Over the past two weeks, we’ve been diving into how to keep your body moving well when you’re sitting more than usual. 

The first article covered hip health and the second article covered upper back and neck health. 

Now that you’re getting your hips and upper back moving consistently throughout the day, it’s time to work on your shoulders. 

Similar to the upper back, the shoulders get very tight and sore from the slouched-forward position common to sitting.

This becomes a classic “if you don’t use it you lose it” scenario. 

When it comes to movement, if you spend the vast majority of your day sitting or standing in the slouched forward position, your body gets very good at being in that position.

Unfortunately, it also gets really bad at doing any other movements correctly, such as: 

  • lifting weights
  • picking up a bag of groceries
  • picking up your kid
  • throwing a football
  • swimming

These are all motions that can eventually become difficult as your body puts less and less energy into keeping your shoulders healthy. 

Another way to look at this is from a structural standpoint. Your shoulder joint (and all other joints) is primarily made up of cartilage, similar to what your nose and ears are made of.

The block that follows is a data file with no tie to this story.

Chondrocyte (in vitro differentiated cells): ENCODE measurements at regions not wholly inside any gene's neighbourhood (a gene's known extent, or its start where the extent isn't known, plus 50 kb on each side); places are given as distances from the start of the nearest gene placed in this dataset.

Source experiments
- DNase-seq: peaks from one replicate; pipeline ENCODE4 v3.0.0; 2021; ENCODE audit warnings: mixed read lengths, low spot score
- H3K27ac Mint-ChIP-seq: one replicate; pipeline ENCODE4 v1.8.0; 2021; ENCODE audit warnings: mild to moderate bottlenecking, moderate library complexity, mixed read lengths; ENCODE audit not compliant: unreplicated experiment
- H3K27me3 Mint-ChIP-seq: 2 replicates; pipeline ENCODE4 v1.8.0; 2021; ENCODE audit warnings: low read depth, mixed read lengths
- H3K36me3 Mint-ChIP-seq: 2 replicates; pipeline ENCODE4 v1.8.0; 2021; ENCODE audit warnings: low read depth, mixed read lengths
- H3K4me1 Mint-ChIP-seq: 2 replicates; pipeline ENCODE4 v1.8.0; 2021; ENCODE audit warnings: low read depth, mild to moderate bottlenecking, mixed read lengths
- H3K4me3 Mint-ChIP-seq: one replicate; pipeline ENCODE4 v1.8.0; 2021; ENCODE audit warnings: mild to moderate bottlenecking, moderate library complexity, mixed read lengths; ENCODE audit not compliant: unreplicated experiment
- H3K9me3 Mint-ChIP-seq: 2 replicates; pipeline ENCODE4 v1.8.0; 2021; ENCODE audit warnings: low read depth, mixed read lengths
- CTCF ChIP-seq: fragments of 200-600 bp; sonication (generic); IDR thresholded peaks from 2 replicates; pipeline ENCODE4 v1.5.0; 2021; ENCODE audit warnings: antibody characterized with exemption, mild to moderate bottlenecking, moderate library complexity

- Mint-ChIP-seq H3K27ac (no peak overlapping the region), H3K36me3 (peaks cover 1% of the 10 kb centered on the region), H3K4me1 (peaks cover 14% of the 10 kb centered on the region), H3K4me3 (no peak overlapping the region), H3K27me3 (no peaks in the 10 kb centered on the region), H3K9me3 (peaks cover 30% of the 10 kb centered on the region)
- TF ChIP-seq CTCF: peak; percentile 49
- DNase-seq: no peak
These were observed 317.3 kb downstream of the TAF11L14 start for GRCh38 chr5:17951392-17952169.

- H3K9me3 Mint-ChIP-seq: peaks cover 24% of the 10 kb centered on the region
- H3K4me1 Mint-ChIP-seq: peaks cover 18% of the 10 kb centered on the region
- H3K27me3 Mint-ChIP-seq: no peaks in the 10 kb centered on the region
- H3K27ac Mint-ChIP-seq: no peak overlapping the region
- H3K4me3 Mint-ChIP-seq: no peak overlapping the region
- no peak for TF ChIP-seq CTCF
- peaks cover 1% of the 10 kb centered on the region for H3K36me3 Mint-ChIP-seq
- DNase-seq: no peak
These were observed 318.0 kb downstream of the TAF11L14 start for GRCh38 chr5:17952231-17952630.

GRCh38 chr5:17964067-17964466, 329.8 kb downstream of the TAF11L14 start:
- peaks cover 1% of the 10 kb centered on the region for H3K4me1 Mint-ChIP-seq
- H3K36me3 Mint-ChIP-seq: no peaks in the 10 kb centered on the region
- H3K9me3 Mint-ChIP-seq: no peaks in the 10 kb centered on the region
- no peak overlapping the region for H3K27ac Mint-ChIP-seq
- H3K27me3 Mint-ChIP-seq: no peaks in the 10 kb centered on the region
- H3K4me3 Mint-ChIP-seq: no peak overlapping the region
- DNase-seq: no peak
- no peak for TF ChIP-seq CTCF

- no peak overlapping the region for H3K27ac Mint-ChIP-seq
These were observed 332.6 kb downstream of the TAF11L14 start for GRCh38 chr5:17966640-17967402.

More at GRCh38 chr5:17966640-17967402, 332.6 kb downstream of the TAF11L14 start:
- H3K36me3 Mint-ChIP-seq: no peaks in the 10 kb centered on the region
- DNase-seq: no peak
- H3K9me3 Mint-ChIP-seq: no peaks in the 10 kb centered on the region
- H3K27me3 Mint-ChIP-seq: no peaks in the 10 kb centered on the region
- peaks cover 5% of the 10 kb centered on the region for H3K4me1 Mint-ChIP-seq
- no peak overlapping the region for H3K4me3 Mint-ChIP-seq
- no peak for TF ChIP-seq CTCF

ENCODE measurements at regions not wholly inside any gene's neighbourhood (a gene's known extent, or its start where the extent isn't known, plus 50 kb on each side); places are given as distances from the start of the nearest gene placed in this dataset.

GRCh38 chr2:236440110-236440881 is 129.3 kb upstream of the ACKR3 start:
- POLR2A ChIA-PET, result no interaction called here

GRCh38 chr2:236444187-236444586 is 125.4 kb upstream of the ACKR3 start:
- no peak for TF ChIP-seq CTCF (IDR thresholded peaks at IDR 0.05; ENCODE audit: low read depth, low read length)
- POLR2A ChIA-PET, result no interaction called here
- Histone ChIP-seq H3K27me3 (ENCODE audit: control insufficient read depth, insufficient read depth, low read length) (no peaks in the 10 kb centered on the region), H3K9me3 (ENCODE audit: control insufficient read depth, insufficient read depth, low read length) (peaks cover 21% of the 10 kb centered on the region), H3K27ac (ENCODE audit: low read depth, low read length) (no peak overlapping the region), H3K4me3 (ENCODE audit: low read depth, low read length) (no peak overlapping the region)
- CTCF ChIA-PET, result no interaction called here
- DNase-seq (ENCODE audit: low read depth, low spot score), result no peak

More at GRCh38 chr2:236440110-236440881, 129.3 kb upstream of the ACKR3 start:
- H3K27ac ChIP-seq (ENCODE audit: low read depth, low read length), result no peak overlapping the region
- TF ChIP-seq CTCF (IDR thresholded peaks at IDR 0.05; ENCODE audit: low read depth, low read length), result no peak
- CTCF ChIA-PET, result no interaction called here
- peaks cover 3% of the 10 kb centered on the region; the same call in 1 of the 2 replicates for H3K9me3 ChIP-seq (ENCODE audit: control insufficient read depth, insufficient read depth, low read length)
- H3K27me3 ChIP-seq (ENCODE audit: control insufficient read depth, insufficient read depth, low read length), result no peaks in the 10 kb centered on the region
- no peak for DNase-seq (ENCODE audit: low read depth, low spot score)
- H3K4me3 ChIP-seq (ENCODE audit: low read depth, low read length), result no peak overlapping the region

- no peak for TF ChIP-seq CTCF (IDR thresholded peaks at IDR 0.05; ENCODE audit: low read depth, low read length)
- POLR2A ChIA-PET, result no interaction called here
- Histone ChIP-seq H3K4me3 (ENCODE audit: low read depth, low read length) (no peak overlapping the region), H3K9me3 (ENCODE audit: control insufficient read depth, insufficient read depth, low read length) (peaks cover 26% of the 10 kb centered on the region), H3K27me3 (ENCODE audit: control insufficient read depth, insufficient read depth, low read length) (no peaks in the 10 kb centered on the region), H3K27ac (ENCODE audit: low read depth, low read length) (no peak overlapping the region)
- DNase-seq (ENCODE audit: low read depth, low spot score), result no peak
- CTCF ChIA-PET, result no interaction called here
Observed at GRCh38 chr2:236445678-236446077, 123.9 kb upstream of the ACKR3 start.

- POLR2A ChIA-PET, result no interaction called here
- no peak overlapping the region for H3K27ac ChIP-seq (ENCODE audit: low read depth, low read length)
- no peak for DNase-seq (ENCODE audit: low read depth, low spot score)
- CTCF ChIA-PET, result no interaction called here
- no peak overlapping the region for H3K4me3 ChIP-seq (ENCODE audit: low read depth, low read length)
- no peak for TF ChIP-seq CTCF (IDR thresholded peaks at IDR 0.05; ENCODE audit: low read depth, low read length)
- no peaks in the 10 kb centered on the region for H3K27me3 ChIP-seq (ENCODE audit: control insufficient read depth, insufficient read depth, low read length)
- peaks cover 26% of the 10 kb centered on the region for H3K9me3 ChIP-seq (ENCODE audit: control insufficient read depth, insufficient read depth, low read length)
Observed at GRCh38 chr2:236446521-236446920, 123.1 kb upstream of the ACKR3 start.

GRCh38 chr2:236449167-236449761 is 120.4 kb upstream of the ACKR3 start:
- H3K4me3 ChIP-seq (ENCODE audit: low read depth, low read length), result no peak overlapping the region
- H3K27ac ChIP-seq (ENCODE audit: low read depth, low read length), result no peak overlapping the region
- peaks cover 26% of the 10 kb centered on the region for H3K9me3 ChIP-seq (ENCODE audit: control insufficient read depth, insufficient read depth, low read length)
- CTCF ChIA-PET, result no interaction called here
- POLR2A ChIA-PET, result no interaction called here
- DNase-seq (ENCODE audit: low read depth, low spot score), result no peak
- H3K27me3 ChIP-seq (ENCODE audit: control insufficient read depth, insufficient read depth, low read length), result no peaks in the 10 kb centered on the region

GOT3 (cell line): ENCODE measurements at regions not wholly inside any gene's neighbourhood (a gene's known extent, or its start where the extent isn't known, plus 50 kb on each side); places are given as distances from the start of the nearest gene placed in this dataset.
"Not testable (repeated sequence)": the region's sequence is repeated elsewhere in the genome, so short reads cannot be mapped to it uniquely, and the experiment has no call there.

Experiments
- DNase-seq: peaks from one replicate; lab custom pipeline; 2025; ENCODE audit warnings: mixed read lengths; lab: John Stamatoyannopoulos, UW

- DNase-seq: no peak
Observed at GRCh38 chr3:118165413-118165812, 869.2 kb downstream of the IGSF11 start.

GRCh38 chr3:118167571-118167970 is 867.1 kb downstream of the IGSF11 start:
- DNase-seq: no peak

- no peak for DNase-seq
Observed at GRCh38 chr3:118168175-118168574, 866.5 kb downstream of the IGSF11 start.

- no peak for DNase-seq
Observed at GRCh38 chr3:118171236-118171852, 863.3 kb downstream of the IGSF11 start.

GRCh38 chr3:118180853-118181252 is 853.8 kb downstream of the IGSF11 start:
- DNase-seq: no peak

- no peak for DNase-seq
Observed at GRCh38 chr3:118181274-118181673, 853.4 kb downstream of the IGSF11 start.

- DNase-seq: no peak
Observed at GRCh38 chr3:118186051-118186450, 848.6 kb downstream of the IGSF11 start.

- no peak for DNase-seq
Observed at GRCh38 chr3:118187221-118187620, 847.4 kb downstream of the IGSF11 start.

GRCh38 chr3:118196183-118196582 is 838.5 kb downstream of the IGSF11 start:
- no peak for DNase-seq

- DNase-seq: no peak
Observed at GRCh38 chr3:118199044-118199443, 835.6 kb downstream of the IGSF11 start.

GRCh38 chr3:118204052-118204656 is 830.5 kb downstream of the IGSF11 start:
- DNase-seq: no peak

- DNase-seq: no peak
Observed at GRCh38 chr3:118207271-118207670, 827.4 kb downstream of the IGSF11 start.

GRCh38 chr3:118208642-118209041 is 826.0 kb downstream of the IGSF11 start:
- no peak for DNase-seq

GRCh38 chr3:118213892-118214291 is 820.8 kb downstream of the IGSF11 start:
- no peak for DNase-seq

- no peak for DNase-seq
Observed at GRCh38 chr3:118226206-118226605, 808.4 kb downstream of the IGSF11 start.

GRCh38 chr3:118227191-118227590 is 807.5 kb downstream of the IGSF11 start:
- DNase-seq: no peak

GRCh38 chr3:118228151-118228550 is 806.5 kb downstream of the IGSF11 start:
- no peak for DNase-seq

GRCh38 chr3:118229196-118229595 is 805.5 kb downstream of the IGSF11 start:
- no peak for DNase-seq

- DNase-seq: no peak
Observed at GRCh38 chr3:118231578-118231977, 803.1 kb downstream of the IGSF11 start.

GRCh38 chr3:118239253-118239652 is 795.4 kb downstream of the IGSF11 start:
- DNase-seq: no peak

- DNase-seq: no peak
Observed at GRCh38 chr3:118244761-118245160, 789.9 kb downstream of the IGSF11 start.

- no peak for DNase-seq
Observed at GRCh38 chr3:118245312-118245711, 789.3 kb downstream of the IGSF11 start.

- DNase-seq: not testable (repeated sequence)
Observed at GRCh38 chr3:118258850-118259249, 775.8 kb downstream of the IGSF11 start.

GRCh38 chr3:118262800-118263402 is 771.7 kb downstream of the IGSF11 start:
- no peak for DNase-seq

Like the treads on your car tires, the cartilage in your joints only has a certain amount of use they can take before they start breaking down. 

However, unlike your car tires, you can’t stop by the auto-shop and have them switch out your joints for new ones. And the stiffer your shoulders get from inactivity the more wear and tear you put on them.  

You need your joints to last a lifetime. Yet many people spend most of their days treating their joints as if they’re disposable. 

High quality, consistent movement is the vaccine for this epidemic.

The more often you move throughout the day, the better you are going to feel.

Here are three exercises you add to your routine to get your shoulders moving again:

#1 Foam Roller Angel

It is extremely important to follow the cues Dr. Brink is giving Sal in this video. 

Focus on going slow enough to keep your body in proper alignment during this exercise.

Shoot for doing 1-2 reps of this exercise as often as you can throughout the day. 

#2 Banded Traction

Aim for going through this sequence of stretches for a few minutes as often as you can throughout the day. 

#3 Quadruped Position with External Rotation

Again, shoot for doing 1-2 reps of this exercise as often as you can throughout the day. 

With all of these exercises, focus on making them slow and controlled doing your best to avoid too much compensation from other body parts. 

For more advanced training exercises for the shoulder, check out this awesome article by Meghan Callaway. 

Conclusion: How are these working for you?

Are you feeling any better from doing these exercises? Does one work better for you than others?

Have any specific topics you’d like covered in a future article?

Let me know in the comments below!

Have questions about any new or recurring pain?

Request an appointment with Dr. Brink!

He is available for in-office, house-calls, and virtual appointments. 

You don’t need to live in pain! Let us help you move well and pain-free.